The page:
«Israel’s» «Creeping Annexation» of W Bank Continues
There is much talk these days about the "Israeli" entity's "creeping annexation" of the occupied West Bank, from both critics and proponents alike.
Critics say "Israeli" Prime Minister Benjamin Netanyahu's government has been advancing various laws designed to prepare the ground for the entity to annex portions of the occupied territory.
The Knesset passed legislation on February 12 that applies "Israeli" law to settler academic institutions in the occupied West Bank, such as Ariel University, founded in an "Israeli" settlement of the same name near the Palestinian town of Salfit.
Simultaneously, the justice ministry is advancing a law that would expand the jurisdiction of "Israeli" courts over Area C, which comprises 60 percent of the occupied West Bank.
On the ground, however, there is a familiar story, one just as important as the Knesset maneuvers and legal initiatives - and one without which "creeping annexation" would not even be possible.
While there are 132 official settlements in the West Bank - not including occupied East al-Quds [Jerusalem] - there are some 100 additional, technically unauthorized, settlement outposts.
Increasingly, these "unauthorized" outposts are being "legalized".
On January 31, the "Israeli" government approved the retroactive legalization of the "Havat Gilad" settlement outpost near Nablus, which will now become an official settlement.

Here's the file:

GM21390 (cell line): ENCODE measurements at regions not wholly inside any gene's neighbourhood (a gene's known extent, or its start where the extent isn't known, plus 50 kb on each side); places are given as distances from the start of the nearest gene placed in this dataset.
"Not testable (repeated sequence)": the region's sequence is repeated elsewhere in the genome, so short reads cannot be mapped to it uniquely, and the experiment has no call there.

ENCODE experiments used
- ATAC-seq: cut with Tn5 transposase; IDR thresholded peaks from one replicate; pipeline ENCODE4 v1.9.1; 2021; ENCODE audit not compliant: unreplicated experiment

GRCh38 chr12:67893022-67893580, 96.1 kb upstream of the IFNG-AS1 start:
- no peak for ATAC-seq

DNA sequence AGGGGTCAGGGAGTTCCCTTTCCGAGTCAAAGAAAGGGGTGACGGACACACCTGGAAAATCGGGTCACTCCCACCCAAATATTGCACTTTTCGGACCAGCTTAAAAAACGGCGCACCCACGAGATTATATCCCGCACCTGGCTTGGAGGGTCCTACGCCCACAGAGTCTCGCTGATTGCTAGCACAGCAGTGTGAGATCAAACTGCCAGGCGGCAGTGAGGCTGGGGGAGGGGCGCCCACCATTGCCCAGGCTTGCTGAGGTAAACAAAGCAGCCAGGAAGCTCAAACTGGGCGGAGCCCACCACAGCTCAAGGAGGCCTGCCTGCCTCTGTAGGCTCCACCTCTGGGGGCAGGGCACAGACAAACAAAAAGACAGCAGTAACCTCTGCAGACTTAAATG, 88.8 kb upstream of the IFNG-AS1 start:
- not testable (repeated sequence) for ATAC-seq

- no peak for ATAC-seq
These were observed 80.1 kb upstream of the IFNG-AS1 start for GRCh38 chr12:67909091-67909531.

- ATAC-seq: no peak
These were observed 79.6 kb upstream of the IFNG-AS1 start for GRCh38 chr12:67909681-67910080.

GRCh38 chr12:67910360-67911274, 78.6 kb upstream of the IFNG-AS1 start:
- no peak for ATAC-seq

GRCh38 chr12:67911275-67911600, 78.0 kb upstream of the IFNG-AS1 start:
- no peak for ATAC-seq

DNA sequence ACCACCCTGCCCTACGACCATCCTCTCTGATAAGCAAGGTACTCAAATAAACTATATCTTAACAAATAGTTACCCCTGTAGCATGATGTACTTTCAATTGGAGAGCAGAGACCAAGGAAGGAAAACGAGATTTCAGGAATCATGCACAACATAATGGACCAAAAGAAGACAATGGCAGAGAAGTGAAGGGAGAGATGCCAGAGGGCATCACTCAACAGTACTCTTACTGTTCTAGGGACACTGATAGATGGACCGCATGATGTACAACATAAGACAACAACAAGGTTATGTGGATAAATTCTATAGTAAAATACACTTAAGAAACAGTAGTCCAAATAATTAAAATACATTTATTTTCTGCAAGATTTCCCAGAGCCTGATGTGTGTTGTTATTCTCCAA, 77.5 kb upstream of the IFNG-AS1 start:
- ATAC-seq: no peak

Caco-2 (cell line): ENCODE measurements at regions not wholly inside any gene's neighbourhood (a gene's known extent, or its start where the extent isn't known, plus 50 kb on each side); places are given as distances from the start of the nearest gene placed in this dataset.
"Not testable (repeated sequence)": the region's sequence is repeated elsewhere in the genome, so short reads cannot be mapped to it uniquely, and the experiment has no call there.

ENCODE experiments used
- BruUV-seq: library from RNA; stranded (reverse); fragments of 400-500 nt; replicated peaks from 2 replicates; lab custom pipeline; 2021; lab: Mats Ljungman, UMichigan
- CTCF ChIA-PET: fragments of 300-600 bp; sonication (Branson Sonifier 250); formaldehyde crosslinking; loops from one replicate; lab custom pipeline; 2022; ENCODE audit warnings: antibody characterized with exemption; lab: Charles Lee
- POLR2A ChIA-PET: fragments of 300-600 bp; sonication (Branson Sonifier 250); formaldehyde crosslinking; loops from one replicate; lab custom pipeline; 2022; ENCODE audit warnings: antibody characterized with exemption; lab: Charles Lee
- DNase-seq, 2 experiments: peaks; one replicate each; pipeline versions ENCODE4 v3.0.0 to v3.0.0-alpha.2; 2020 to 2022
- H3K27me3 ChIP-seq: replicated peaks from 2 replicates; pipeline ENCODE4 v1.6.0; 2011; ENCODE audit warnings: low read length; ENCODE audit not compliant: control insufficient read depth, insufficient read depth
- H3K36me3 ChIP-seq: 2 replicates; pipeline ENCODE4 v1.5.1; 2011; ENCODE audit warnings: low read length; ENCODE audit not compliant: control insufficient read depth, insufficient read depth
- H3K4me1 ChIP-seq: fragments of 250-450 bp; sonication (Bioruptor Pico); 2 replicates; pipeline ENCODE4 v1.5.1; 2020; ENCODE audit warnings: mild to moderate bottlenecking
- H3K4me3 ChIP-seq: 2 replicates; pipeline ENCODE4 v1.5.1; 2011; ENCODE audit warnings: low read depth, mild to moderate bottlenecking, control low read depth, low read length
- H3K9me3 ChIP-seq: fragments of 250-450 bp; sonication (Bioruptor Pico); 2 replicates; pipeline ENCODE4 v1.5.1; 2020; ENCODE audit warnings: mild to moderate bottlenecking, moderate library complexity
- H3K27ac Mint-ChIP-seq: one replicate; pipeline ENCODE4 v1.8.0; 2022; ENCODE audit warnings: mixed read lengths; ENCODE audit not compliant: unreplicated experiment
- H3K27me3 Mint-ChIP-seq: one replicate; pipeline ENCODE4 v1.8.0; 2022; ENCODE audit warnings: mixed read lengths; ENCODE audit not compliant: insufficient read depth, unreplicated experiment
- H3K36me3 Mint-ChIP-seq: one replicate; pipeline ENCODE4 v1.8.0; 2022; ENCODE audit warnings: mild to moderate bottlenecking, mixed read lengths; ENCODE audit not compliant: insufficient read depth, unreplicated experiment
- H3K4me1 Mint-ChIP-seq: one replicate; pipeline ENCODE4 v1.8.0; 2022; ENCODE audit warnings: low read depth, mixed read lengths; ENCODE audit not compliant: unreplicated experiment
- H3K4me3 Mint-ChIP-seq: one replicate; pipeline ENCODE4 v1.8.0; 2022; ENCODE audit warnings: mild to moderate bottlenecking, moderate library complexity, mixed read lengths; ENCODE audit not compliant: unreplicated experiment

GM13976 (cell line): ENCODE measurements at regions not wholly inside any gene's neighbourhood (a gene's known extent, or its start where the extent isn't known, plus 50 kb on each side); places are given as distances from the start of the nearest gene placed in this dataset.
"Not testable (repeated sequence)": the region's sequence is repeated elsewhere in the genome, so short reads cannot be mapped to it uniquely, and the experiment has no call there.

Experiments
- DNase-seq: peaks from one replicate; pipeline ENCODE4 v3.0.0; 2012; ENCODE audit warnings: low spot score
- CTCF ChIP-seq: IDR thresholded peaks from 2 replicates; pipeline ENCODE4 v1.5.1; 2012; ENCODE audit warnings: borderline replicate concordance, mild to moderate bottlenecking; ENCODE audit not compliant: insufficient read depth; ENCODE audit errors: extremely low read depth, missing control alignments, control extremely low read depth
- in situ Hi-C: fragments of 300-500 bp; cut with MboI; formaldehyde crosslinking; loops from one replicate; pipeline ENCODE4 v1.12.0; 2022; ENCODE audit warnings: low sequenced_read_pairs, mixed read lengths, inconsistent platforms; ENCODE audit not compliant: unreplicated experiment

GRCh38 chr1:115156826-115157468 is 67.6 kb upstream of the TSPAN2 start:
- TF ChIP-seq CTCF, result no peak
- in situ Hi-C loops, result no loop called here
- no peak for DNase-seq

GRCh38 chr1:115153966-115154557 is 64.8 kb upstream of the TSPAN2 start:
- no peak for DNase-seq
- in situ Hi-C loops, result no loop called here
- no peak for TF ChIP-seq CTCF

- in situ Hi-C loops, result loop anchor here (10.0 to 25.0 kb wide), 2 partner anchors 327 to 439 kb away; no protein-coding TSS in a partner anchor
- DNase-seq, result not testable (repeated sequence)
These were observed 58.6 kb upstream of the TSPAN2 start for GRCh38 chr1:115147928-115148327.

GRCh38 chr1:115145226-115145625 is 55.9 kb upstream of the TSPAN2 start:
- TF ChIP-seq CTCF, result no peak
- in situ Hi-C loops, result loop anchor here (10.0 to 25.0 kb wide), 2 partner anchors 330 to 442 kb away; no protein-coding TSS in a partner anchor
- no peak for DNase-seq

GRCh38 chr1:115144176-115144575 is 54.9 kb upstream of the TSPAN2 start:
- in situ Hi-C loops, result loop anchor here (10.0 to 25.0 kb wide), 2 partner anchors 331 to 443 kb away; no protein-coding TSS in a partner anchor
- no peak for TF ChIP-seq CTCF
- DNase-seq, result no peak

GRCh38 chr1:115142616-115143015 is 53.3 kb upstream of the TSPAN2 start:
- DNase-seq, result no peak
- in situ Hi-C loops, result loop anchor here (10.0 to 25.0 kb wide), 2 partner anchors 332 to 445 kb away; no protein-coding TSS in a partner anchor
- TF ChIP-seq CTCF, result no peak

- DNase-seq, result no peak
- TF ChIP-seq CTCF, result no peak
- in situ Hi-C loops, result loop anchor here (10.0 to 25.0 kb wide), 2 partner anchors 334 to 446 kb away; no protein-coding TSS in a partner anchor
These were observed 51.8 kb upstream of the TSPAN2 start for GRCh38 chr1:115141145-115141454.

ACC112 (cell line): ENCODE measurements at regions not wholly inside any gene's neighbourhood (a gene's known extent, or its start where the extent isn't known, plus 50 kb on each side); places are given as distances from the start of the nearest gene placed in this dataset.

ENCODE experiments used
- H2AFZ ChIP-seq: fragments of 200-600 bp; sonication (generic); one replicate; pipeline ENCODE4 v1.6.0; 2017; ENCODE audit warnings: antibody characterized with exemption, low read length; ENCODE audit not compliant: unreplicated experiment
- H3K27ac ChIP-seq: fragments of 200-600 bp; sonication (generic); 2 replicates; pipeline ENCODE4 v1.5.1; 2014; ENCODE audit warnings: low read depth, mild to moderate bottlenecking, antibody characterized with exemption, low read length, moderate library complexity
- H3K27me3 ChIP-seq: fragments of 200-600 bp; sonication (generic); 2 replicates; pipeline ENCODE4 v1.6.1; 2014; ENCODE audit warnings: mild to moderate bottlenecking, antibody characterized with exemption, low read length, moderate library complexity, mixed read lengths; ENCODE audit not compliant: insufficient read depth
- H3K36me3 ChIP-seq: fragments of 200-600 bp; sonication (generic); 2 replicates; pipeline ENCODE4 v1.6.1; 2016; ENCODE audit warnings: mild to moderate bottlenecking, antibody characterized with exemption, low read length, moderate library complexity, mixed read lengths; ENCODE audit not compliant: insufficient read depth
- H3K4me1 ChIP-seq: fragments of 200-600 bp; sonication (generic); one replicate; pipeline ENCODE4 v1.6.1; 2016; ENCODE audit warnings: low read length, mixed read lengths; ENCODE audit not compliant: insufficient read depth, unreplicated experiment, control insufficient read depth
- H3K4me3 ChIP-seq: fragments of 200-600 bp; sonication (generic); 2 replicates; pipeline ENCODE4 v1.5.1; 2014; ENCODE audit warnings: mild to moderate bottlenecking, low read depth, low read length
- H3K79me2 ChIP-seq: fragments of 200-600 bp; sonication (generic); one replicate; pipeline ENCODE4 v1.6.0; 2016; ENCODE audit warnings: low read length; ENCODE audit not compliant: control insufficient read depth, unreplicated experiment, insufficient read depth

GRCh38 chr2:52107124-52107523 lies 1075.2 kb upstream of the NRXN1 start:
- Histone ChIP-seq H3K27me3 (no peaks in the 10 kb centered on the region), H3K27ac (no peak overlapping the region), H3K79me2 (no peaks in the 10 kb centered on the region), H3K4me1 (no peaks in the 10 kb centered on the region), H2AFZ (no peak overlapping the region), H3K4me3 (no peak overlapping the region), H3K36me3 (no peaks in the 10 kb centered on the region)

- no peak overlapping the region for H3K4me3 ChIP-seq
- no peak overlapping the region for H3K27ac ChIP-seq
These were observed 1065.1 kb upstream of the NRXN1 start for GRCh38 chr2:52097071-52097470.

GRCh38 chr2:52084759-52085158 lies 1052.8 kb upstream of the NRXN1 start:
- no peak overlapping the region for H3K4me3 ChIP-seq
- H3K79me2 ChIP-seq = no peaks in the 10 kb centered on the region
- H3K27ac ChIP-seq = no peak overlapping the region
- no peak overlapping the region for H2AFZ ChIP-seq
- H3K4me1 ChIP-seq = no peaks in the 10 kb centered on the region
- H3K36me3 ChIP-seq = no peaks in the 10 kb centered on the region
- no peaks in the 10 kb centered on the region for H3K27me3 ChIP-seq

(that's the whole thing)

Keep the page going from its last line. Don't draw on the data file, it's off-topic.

The outpost was first established in 2002 and is found roughly a kilometer from the "Kedumim" settlement.
The outpost expanded, over the years, on privately-owned Palestinian land, and now boasts some 75 buildings, mostly residential.
The expansion took place with the full knowledge of "Israeli" authorities, "Israeli" group B'Tselem noted.
The story of "Havat Gilad" is not unusual. As B'Tselem observed, this method has been applied across the West Bank, "enabling the state to establish and expand dozens of settlements while claiming internationally that it is not".
Outposts become "legalized" settlements, and settlements expand and become so-called blocs - areas that the entity then insists must be retained in any peace deal with the Palestinians.
Source: News Agencies, Edited by website team